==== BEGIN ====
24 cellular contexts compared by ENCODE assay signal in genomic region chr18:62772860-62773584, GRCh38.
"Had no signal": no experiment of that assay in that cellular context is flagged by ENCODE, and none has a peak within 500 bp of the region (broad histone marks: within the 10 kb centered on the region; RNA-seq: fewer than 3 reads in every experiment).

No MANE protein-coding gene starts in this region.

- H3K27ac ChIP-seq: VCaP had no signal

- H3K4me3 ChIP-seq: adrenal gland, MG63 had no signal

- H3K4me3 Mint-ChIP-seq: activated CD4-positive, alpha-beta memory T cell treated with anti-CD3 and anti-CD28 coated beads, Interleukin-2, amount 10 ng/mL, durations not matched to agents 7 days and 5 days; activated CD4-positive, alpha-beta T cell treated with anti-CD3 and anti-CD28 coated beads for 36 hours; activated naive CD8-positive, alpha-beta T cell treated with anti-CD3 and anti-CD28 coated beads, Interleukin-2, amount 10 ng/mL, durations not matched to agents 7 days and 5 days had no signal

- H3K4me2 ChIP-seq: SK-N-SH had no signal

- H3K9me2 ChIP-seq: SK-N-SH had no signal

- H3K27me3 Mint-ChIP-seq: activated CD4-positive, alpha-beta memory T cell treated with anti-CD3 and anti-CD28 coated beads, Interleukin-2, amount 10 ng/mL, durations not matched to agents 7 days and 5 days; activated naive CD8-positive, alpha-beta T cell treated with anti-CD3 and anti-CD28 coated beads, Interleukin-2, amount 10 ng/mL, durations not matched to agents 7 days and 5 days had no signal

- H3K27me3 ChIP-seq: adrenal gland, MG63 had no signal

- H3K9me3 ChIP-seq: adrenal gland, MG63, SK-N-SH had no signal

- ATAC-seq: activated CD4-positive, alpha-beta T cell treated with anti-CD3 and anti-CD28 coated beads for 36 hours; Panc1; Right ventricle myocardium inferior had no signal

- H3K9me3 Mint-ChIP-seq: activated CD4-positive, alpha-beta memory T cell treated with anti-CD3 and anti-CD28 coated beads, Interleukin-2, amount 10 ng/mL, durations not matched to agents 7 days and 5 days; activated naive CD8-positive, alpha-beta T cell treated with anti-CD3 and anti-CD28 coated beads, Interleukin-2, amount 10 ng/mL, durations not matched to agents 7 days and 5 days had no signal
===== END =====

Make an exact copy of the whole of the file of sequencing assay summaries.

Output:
24 cellular contexts compared by ENCODE assay signal in genomic region chr18:62772860-62773584, GRCh38.
"Had no signal": no experiment of that assay in that cellular context is flagged by ENCODE, and none has a peak within 500 bp of the region (broad histone marks: within the 10 kb centered on the region; RNA-seq: fewer than 3 reads in every experiment).

No MANE protein-coding gene starts in this region.

- H3K27ac ChIP-seq: VCaP had no signal

- H3K4me3 ChIP-seq: adrenal gland, MG63 had no signal

- H3K4me3 Mint-ChIP-seq: activated CD4-positive, alpha-beta memory T cell treated with anti-CD3 and anti-CD28 coated beads, Interleukin-2, amount 10 ng/mL, durations not matched to agents 7 days and 5 days; activated CD4-positive, alpha-beta T cell treated with anti-CD3 and anti-CD28 coated beads for 36 hours; activated naive CD8-positive, alpha-beta T cell treated with anti-CD3 and anti-CD28 coated beads, Interleukin-2, amount 10 ng/mL, durations not matched to agents 7 days and 5 days had no signal

- H3K4me2 ChIP-seq: SK-N-SH had no signal

- H3K9me2 ChIP-seq: SK-N-SH had no signal

- H3K27me3 Mint-ChIP-seq: activated CD4-positive, alpha-beta memory T cell treated with anti-CD3 and anti-CD28 coated beads, Interleukin-2, amount 10 ng/mL, durations not matched to agents 7 days and 5 days; activated naive CD8-positive, alpha-beta T cell treated with anti-CD3 and anti-CD28 coated beads, Interleukin-2, amount 10 ng/mL, durations not matched to agents 7 days and 5 days had no signal

- H3K27me3 ChIP-seq: adrenal gland, MG63 had no signal

- H3K9me3 ChIP-seq: adrenal gland, MG63, SK-N-SH had no signal

- ATAC-seq: activated CD4-positive, alpha-beta T cell treated with anti-CD3 and anti-CD28 coated beads for 36 hours; Panc1; Right ventricle myocardium inferior had no signal

- H3K9me3 Mint-ChIP-seq: activated CD4-positive, alpha-beta memory T cell treated with anti-CD3 and anti-CD28 coated beads, Interleukin-2, amount 10 ng/mL, durations not matched to agents 7 days and 5 days; activated naive CD8-positive, alpha-beta T cell treated with anti-CD3 and anti-CD28 coated beads, Interleukin-2, amount 10 ng/mL, durations not matched to agents 7 days and 5 days had no signal